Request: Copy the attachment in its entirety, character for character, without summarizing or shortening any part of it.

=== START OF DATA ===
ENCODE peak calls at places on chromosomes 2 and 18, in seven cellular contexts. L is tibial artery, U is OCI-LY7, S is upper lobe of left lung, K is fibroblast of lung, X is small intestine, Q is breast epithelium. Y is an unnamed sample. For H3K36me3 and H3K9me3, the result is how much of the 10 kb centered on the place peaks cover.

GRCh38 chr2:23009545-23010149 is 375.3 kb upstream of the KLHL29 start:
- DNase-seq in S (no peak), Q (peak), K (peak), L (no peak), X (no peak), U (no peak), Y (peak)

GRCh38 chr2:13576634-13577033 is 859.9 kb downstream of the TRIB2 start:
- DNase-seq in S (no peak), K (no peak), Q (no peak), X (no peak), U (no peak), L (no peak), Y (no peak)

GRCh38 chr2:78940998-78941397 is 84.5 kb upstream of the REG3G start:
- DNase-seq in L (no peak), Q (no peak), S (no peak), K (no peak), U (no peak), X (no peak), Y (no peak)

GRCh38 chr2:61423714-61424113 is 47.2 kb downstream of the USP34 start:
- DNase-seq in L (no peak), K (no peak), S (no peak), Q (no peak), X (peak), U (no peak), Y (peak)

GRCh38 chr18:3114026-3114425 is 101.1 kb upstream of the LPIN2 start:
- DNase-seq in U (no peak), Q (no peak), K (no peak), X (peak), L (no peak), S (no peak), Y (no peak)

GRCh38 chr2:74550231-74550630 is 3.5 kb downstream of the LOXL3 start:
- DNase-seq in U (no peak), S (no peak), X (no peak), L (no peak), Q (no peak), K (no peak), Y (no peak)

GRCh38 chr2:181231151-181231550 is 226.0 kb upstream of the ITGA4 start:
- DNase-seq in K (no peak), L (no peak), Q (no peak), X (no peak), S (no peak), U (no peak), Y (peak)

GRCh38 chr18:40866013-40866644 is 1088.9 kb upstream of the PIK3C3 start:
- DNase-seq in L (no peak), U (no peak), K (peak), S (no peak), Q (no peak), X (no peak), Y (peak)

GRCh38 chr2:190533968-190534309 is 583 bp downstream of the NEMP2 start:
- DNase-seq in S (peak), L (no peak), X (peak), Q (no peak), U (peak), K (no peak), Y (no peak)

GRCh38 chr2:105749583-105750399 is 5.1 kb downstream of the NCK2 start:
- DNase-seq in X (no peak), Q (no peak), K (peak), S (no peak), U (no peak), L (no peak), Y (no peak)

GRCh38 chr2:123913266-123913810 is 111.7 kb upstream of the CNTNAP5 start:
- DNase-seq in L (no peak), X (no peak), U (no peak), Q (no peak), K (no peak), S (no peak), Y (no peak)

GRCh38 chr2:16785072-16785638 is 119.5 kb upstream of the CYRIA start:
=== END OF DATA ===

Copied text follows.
ENCODE peak calls at places on chromosomes 2 and 18, in seven cellular contexts. L is tibial artery, U is OCI-LY7, S is upper lobe of left lung, K is fibroblast of lung, X is small intestine, Q is breast epithelium. Y is an unnamed sample. For H3K36me3 and H3K9me3, the result is how much of the 10 kb centered on the place peaks cover.

GRCh38 chr2:23009545-23010149 is 375.3 kb upstream of the KLHL29 start:
- DNase-seq in S (no peak), Q (peak), K (peak), L (no peak), X (no peak), U (no peak), Y (peak)

GRCh38 chr2:13576634-13577033 is 859.9 kb downstream of the TRIB2 start:
- DNase-seq in S (no peak), K (no peak), Q (no peak), X (no peak), U (no peak), L (no peak), Y (no peak)

GRCh38 chr2:78940998-78941397 is 84.5 kb upstream of the REG3G start:
- DNase-seq in L (no peak), Q (no peak), S (no peak), K (no peak), U (no peak), X (no peak), Y (no peak)

GRCh38 chr2:61423714-61424113 is 47.2 kb downstream of the USP34 start:
- DNase-seq in L (no peak), K (no peak), S (no peak), Q (no peak), X (peak), U (no peak), Y (peak)

GRCh38 chr18:3114026-3114425 is 101.1 kb upstream of the LPIN2 start:
- DNase-seq in U (no peak), Q (no peak), K (no peak), X (peak), L (no peak), S (no peak), Y (no peak)

GRCh38 chr2:74550231-74550630 is 3.5 kb downstream of the LOXL3 start:
- DNase-seq in U (no peak), S (no peak), X (no peak), L (no peak), Q (no peak), K (no peak), Y (no peak)

GRCh38 chr2:181231151-181231550 is 226.0 kb upstream of the ITGA4 start:
- DNase-seq in K (no peak), L (no peak), Q (no peak), X (no peak), S (no peak), U (no peak), Y (peak)

GRCh38 chr18:40866013-40866644 is 1088.9 kb upstream of the PIK3C3 start:
- DNase-seq in L (no peak), U (no peak), K (peak), S (no peak), Q (no peak), X (no peak), Y (peak)

GRCh38 chr2:190533968-190534309 is 583 bp downstream of the NEMP2 start:
- DNase-seq in S (peak), L (no peak), X (peak), Q (no peak), U (peak), K (no peak), Y (no peak)

GRCh38 chr2:105749583-105750399 is 5.1 kb downstream of the NCK2 start:
- DNase-seq in X (no peak), Q (no peak), K (peak), S (no peak), U (no peak), L (no peak), Y (no peak)

GRCh38 chr2:123913266-123913810 is 111.7 kb upstream of the CNTNAP5 start:
- DNase-seq in L (no peak), X (no peak), U (no peak), Q (no peak), K (no peak), S (no peak), Y (no peak)

GRCh38 chr2:16785072-16785638 is 119.5 kb upstream of the CYRIA start: